Selling Exclusivity Marketing to Finicky Consumers

Everyone likes to feel as if they are a part of something. Whether this is a club they belong to, a circle of friends, or a special promotion they’re invited to, the feeling of exclusivity, of belonging to the “club” is a feeling brands often capitalized on.

This is a great maneuver, particularly if it’s done with tact. Marketing is a language that is easily spoken to the right consumers. By creating an “exclusive” feel, brands can often capture the attention of more discerning consumers. This can be a valuable approach, as often times the more selective customers end up being the most loyal. Once they have found a brand that meets their standards, their loyalty is often unwavering.

How does a brand reach these consumers, the ones with a nose for trickery and the smarts to only select brands that they strongly identify with?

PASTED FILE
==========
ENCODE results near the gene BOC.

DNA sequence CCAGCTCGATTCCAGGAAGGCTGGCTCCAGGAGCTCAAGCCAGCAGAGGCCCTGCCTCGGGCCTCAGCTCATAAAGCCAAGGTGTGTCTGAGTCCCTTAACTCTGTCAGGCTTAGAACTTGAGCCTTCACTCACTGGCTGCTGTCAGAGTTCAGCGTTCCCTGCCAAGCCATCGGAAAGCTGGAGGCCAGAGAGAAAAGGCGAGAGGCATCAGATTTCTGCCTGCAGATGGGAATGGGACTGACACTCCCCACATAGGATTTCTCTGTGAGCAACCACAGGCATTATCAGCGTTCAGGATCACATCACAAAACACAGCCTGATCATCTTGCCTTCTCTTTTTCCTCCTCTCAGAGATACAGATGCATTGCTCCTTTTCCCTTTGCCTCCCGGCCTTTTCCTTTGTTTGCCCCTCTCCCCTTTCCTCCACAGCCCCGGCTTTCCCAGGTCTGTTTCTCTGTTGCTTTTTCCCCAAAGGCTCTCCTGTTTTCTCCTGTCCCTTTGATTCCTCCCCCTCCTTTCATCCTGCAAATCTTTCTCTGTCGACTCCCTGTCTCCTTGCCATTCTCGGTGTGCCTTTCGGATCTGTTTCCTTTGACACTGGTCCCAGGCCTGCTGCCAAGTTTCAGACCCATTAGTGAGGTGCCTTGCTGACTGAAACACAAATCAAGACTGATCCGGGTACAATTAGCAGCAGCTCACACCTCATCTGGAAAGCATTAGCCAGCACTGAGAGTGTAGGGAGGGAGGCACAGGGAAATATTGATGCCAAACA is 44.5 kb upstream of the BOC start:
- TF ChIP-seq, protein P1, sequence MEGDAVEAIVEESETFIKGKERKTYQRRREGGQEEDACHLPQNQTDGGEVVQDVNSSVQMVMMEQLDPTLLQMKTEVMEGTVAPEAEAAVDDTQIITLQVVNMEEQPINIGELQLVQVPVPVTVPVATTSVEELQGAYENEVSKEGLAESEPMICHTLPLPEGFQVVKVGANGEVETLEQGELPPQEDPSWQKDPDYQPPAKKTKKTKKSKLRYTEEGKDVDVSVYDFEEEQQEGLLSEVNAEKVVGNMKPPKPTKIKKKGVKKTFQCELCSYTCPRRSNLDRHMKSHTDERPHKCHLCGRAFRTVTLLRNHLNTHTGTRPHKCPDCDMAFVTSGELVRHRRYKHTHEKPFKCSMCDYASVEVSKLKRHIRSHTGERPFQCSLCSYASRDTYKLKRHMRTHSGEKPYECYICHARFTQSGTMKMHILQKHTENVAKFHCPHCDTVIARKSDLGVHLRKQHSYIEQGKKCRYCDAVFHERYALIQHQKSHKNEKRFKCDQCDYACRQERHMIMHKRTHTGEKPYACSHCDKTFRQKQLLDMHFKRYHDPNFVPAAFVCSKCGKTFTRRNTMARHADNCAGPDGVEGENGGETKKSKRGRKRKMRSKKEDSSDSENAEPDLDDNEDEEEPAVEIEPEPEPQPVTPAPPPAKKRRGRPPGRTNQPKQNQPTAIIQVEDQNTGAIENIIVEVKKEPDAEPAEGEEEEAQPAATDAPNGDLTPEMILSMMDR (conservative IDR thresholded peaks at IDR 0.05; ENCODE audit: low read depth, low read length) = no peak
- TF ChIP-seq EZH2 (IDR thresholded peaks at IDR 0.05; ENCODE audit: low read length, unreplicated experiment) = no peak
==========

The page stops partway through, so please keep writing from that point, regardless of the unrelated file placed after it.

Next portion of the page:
Creating exclusivity doesn’t have to be a complicated process. For our purposes, we’ll use an example of a media outlet for this article. This media outlet is geared towards small business owners, a resource they can use for marketing tips, entrepreneurship advice, and more. How does this outlet reach more consumers and create a club type of feel?

Two effective ways of reaching consumers in a more intimate way are email marketing and Facebook groups. Let’s dive into the basics of each one, and how they can work to a brand’s advantage.

Email Marketing to Create Exclusivity

Email marketing has rapidly become a go-to tool for many marketers, and for good reason. Many users are migrating away from Facebook and other social media platforms in favor of email, where they feel more in control of what content they are receiving.

If a brand has an email marketing list, think of ways to make the content found in each newsletter more exclusive feeling, rather than just a general sales format. The end goal is to prompt the reader to take some sort of action, but by sprinkling in other useful content that the reader won’t be able to find anywhere else the brand can achieve more loyalty.